February 28, 2019

Resiliency and Relationships: How the Grit Grows Into the Pearl

Last week, a dear friend who leads women’s coaching groups, sent me a photo of her web conference set-up. I laughed so hard I was crying.

Renovations were going on outside her apartment windows and the only place to avoid the construction and jack hammers was, well, the bathroom.

She was poised on the rim of her tub, wedged next to the sink and toilet, with wires crisscrossed everywhere.

But of course, none of this was visible to the camera. All her clients could see was a well-dressed, smiling and professional woman framed by the burgundy (bathtub) curtain backdrop.

We all know this place. Call it: Necessity is the mother of invention. Or fake it ‘till you make it. Or fake it after you make it. When we’re grinning widely at the absurdity of a situation, we’re in a good place.

Sometimes, though, faking it isn’t fun at all. A client, we’ll call him, Pete, shared a story of a colleague, also a high-level professional, who found herself in the bathroom almost daily to hide her tears. Given her work place challenges, her reaction was understandable – even appropriate. The emotional and intellectual strain had stretched her to the limit.

People often equate grit as the core ingredient to develop resiliency. In other words, how well do we shoulder-up to life’s irritants, over and over again? How well do we muscle through our challenges for character development?

Pete well understood the stressors of his colleague. Both their jobs are packed with grit and required the ability to remain calm and controlled in emotionally charged situations. However, when this work is done in a vacuum, without a safety net of rewarding relationships to balance the stressors, burnout is a constant threat.

It’s true that with well-developed resiliency, we have a healthy drive toward self-improvement. We are motivated and find joy and satisfaction through meaningful work and play. It looks to the world like we’re in charge and in control of our lives.

But we don’t get there alone. There’s no resiliency without relationships.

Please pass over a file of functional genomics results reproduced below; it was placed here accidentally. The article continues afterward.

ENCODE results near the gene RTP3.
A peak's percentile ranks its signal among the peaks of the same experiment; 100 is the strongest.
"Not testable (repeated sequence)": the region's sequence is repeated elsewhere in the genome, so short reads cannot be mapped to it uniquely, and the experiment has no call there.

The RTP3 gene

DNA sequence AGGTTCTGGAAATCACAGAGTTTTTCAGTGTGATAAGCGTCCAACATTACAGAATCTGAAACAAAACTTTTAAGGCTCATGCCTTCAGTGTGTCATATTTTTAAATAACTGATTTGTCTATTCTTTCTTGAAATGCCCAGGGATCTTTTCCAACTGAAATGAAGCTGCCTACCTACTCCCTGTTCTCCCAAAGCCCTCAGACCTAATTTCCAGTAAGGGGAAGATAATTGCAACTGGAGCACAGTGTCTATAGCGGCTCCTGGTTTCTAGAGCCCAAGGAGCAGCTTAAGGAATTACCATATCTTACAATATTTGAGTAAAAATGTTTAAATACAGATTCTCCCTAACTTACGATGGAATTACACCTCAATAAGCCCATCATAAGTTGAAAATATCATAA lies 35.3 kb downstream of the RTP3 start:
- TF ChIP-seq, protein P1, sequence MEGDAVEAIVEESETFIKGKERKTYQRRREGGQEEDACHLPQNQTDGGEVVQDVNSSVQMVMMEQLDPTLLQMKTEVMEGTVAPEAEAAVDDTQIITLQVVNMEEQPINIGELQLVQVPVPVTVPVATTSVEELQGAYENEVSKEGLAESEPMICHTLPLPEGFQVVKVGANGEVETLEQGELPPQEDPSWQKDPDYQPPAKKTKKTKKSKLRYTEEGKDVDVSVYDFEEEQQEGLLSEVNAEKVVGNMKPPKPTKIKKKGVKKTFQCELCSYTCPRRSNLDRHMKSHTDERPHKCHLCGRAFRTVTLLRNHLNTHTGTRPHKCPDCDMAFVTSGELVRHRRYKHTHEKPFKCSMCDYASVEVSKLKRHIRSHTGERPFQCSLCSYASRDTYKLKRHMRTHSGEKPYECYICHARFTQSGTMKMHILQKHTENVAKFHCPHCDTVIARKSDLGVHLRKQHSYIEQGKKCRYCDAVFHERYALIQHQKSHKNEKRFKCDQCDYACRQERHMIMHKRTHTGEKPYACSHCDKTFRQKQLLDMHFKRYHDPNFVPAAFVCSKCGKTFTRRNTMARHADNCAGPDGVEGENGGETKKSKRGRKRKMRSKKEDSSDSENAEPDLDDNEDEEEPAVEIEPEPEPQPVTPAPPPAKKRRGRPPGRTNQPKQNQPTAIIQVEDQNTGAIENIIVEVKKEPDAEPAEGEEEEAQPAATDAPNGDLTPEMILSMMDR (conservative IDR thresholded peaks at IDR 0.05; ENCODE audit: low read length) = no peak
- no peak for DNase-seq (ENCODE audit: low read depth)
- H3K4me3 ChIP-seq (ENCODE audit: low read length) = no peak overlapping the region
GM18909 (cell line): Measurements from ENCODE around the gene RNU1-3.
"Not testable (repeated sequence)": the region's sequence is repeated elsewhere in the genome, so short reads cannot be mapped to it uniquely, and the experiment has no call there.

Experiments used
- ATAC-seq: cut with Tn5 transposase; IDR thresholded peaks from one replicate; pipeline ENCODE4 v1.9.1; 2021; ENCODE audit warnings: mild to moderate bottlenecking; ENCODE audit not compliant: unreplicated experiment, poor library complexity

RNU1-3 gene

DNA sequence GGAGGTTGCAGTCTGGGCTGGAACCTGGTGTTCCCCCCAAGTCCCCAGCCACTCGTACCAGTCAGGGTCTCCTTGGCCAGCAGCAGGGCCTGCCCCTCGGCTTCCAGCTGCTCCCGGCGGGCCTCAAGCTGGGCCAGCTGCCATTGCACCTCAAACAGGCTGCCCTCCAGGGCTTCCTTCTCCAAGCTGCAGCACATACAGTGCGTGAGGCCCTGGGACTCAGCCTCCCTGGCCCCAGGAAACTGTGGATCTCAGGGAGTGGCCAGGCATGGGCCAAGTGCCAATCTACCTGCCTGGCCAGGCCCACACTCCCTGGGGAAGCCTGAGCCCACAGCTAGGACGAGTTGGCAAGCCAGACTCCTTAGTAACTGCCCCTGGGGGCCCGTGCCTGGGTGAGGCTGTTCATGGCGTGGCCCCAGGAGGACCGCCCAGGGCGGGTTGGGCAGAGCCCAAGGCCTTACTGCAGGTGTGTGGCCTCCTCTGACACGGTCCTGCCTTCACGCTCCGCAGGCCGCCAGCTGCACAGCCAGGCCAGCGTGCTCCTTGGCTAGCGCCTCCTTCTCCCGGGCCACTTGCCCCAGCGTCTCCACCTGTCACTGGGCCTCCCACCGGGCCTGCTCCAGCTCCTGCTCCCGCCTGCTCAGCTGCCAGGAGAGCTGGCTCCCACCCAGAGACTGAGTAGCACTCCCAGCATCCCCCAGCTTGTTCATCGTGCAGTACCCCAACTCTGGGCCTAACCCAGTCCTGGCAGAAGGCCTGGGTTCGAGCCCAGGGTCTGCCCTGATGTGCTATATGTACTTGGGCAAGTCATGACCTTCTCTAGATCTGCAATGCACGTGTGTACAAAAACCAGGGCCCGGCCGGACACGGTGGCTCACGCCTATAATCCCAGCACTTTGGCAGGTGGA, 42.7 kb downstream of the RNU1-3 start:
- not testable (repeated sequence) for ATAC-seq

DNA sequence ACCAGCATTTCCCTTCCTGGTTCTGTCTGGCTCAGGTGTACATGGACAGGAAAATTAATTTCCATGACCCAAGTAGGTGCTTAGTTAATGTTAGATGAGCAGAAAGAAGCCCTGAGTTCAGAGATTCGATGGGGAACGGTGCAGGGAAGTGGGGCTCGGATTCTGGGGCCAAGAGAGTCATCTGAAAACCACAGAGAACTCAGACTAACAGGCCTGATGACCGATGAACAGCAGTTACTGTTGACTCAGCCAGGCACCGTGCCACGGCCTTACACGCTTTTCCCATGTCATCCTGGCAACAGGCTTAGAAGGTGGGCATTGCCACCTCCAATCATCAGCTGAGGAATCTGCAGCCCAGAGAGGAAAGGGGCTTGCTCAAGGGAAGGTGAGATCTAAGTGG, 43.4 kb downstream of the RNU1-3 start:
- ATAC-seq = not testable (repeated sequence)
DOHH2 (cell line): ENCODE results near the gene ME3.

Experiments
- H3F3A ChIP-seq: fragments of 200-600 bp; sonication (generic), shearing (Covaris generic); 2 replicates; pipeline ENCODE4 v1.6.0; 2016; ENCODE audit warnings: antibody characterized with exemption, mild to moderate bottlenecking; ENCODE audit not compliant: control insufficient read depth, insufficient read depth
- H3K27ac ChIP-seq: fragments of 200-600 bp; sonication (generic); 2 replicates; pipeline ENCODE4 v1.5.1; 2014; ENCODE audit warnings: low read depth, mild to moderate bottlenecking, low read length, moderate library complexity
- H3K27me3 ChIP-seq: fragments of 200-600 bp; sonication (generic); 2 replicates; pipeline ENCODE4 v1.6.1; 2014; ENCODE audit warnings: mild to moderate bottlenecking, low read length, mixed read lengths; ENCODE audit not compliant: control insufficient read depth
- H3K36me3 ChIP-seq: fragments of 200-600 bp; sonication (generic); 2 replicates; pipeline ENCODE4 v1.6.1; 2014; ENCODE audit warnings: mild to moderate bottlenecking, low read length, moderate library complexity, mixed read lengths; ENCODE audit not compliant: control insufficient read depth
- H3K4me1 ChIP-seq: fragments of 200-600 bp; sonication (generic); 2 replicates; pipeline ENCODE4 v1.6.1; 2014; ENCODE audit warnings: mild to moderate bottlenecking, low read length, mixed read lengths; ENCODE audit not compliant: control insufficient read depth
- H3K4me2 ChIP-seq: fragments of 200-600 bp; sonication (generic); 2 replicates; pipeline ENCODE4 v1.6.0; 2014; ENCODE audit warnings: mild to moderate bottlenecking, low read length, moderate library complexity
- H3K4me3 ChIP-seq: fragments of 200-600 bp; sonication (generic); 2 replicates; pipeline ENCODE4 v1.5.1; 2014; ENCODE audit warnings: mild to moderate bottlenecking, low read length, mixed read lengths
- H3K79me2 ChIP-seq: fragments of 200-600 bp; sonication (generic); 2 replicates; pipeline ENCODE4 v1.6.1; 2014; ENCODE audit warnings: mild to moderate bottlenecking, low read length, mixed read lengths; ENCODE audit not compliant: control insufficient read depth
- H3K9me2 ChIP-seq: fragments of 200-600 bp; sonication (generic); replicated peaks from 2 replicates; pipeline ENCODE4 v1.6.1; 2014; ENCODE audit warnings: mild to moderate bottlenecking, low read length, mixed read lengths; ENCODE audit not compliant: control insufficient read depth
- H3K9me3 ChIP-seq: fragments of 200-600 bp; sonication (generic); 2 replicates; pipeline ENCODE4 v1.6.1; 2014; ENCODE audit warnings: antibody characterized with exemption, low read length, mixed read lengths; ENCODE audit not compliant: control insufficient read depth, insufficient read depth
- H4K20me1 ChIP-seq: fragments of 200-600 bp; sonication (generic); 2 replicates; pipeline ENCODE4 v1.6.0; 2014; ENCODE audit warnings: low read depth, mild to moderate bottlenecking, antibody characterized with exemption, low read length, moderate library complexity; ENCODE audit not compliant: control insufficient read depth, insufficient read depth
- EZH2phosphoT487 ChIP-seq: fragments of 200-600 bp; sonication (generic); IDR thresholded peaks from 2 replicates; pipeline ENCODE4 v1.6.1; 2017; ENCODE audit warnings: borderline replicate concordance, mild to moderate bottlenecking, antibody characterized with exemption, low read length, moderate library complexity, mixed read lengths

Resilient people have a network of mutually rewarding relationships – at home and at work. They give and receive trust, compassion, and warmth and are comfortable being authentic and vulnerable with others. In this rich reciprocity of relationships, they further grow in self-regard, motivation and optimism – all essential to success.

And that’s how Pete made his personal shift. Last year, life provided him with so much grit that it wore him nearly to the bone. And while his professional life was rewarding, it was also lonely. He lacked people with whom he could openly and honestly share deeply his hopes, dreams and frustrations.

Today, he’ll tell you there’s a remarkable transformation in his life. He began, slowly, to open up, be a little vulnerable and share his own learning and growth challenges with his peers, direct reports – even his front line staff.

To his surprise and delight, people seemed hungry for his insights. He’s receiving more positive and constructive feedback, more ideas, information and problem solving than he thought possible. With all this support, he even has more time for his personal life now.

And his colleague who was in tears? She’s finding her resiliency once again. She and Pete meet regularly now for coffee. She’s feeling safer sharing her vulnerability and as a result, they’re learning more about their shared challenges – and possible solutions.

Resiliency requires meaningful relationships. If all you’ve got is grit – if faking it is no fun at all – consider that your best, next step isn’t to solider forward but rather to take a risk and talk to someone.

Because it’s through the reciprocity of rewarding relationships that we polish the grit into shared pearls of wisdom, opportunity, growth and success.

Educators, Leadership Development, Mission & Vision, Stress Management , , , , , , , ,
Deene Morris
About Deene Morris
I’m a lifelong learner and student of leadership – servant-leadership to be specific. As much as I teach and facilitate, I spend equal time in my own learning and development. I’m passionate about people and the potential to work better together. I’m naturally empathetic – and like all our gifts, it’s a blessing and a curse. However, it serves me well with clients. Because I’ve been there – in the good, the bad, the ugly, and the transformational. I don’t take my clients anywhere that I haven’t been myself. I’m a lifelong fan of Swiss psychologist, Carl Jung – and grew up in a family of origin where we used Psychological Type to navigate our (many) family challenges. As a result, I learned to value holistic learning systems and assessments, exactly because they don’t put me or anyone else in a box or with a label. Because life is about learning, stretching and growing – not rigid, cookie-cutter molds. I thrive on curiosity, possibility and opportunity.

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